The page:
An anticorruption legislative bill will help hold politicians and other people in positions of power, and citizens accountable as well as serves as a deterrence


January 30, 2019

Botswana’s President Mogkweetsi Masisi urged African leaders to create a continental anti-corruption legislative bill to help fight corruption in Africa.

President Masisi, who made the remarks during a panel discussion at the annual World Economic Forum in Davos, said that people in positions of power should declare their assets and liabilities every year that they are in that position.

“It is my deep desire, and strongly held view that we should have declaration of assets and liability bill,” President Masisi said. “If we are going to fight corruption, it’s important to have a baseline by which you will judge me as president.” 

The President, who has made fighting corruption one of his administration’s top priorities, stated that an anticorruption legislative bill will help hold politicians and other people in positions of power, and citizens accountable as well as serves as a deterrence.

“This declaration, I hope, we will have every year for politicians and citizens alike and other politicians that have influence,” he said. “There is a simple reason for this declaration, we’re leaders and as leaders, [our citizens] draw inspirations and look up to us. We are role model and if something real bad happens to me because I stole public funds, citizens would be scared to imagine what might happen to them if they do the same.”

“I came into office with a small assets, including one vehicle that works and one that doesn’t work and [if] at the end of my term, all of a sudden I have an apartment in Davos and drive the latest Ferrari and then there’s an issue with corruption, check the difference and factor in the income that I have earned; I will want to be held accountable,” President Masisi said.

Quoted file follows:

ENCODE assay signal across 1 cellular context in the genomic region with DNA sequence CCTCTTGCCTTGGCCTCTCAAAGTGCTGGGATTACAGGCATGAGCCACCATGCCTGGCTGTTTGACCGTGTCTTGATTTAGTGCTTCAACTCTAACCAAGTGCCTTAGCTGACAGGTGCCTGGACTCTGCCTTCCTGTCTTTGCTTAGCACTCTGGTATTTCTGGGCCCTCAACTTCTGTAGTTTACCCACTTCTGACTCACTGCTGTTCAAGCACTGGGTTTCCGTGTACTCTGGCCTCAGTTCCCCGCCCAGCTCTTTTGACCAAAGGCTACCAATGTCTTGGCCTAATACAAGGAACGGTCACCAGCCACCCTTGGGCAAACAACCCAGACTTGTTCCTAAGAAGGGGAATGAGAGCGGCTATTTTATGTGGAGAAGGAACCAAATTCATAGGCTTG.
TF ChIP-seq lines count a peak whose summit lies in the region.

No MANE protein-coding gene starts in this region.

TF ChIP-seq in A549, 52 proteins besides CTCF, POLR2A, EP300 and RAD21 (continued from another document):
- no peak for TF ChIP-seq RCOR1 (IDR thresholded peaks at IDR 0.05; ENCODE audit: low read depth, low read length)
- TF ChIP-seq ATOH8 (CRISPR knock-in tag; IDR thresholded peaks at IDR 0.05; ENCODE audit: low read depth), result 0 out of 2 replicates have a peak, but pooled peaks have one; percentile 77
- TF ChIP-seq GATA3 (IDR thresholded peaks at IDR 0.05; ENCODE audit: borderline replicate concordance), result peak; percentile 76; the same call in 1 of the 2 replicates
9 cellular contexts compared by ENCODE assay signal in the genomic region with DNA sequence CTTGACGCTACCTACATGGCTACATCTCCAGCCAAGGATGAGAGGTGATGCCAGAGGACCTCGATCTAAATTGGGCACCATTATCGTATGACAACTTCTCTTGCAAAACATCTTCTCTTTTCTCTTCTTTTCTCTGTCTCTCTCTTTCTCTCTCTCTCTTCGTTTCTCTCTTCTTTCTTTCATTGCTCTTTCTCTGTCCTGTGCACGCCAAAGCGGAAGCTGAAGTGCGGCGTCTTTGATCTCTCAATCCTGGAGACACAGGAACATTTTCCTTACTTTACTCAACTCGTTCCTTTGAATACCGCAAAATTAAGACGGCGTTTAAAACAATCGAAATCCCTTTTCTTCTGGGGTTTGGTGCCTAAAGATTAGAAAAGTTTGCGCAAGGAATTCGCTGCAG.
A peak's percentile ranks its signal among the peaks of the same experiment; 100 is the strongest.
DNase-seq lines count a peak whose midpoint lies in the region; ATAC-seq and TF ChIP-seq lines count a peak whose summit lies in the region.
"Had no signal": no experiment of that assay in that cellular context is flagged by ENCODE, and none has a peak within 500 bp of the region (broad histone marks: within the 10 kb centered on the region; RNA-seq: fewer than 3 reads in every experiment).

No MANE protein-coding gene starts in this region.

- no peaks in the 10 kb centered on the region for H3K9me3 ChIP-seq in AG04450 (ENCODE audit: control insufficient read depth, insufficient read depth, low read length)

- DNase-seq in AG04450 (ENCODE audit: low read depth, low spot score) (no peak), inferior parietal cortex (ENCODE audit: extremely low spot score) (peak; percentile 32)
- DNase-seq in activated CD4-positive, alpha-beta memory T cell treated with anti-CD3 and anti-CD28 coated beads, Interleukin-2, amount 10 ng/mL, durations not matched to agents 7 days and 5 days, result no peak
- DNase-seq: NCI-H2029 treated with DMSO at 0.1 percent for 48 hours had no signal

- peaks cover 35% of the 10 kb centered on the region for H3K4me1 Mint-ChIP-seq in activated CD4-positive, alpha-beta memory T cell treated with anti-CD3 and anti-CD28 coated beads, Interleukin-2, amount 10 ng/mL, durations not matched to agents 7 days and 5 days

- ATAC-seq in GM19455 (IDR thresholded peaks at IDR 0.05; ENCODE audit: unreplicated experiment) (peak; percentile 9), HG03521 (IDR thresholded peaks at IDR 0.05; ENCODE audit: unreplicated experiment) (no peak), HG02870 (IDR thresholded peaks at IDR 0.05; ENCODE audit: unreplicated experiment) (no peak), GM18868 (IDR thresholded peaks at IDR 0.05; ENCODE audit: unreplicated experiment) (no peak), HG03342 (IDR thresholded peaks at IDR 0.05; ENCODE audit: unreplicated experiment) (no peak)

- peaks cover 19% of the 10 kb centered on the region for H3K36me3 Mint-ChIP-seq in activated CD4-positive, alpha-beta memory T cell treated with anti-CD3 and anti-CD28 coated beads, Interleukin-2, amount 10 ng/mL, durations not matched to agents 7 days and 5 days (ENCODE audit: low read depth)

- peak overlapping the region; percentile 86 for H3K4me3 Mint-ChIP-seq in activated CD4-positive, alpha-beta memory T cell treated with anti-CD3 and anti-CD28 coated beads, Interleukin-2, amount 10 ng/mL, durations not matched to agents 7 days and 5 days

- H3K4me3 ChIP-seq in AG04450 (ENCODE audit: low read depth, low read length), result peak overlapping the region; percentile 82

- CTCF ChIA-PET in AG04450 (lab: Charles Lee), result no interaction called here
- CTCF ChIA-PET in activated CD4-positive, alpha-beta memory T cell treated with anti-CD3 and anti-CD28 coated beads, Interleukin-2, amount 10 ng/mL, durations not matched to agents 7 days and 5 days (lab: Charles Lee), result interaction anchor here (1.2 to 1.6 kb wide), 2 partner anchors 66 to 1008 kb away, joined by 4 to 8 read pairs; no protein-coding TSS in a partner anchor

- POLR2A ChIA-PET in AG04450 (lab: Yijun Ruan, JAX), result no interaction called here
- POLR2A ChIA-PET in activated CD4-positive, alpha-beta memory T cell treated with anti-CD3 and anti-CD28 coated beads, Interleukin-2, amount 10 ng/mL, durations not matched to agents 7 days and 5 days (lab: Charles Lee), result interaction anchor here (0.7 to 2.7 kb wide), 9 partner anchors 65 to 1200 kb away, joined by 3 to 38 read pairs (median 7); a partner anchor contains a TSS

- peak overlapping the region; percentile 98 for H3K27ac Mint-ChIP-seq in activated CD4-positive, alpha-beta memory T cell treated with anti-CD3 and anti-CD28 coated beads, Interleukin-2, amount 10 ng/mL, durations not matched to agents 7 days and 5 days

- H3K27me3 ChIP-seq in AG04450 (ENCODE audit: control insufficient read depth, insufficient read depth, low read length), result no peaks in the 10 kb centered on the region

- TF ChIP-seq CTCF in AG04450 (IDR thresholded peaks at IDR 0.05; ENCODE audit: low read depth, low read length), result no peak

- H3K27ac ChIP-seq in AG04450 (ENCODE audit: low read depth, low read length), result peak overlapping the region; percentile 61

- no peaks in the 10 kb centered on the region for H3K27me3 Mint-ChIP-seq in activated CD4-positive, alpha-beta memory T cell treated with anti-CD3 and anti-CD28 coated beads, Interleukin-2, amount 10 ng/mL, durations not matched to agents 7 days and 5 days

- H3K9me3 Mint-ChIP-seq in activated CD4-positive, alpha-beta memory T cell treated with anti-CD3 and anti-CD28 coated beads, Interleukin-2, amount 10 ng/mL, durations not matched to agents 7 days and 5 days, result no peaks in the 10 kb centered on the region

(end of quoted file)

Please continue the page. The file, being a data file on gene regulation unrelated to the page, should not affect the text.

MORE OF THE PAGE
Botswana has been know historically for its good governance and anti-corruption efforts. The country’s anti-corruption proclamation is clearly expressed in the public space, public and private sectors, civil society as well as the academia, and takes a top to bottom approach, from the top leaders to the citizens and it began with President Masisi’s predecessors. The government sees its anti-anti-corruption efforts as one of its responsibilities to its citizens.

However, in many countries across Africa, corruption has been more than a nuisance subject, it’s an endemic crisis. The Panama paper that was released in 2018 showed how pervasive the crisis is around the world. Two out of four people in will be forced to pay a bribe.

Delia Ferreira Rubio, Chairwoman of Transparency International, who was also on the panel with President Masisi said recent public’s awareness about corruption has led to ending impunity and bringing corrupt people to justice.

“We have to create the proper infrastructure to fight corruption and to make the public aware that the victims of corruptions are citizens. We must engage together with governments and private sector and journalist in order to fight this issue,” said Ms. Ferreira Rubio.

She added that, “The difference between countries [in the fight against corruption] is not that there’s something in their DNA that says you will have corruption or not have corruption.”

Ms. Rubio also noted the crisis is perennial and should be addressed immediately when it appears. 

“Corruption may appear in every country, in fact it occurs in every country. The difference is how a country reacts to corruption both from the institutional point of view and social point of view, and how the society reacts to corruption or is it indifference to corruption sandals?” said Ms.Rubio

President Masisi noted that technology can also help countries expedite their anti-corruption efforts, if used prudently to collect financial data and other intelligence. But he cautioned that it may prove to be a big financial challenge for smaller economies to put in place because it will hardly yield returns in the beginning.

However, he underscored that the long-term rewards of fighting corruption are expansive, and includes “stability, government’s capability, development, economic growth, equity, as well as confidence, happiness and satisfaction from citizens.”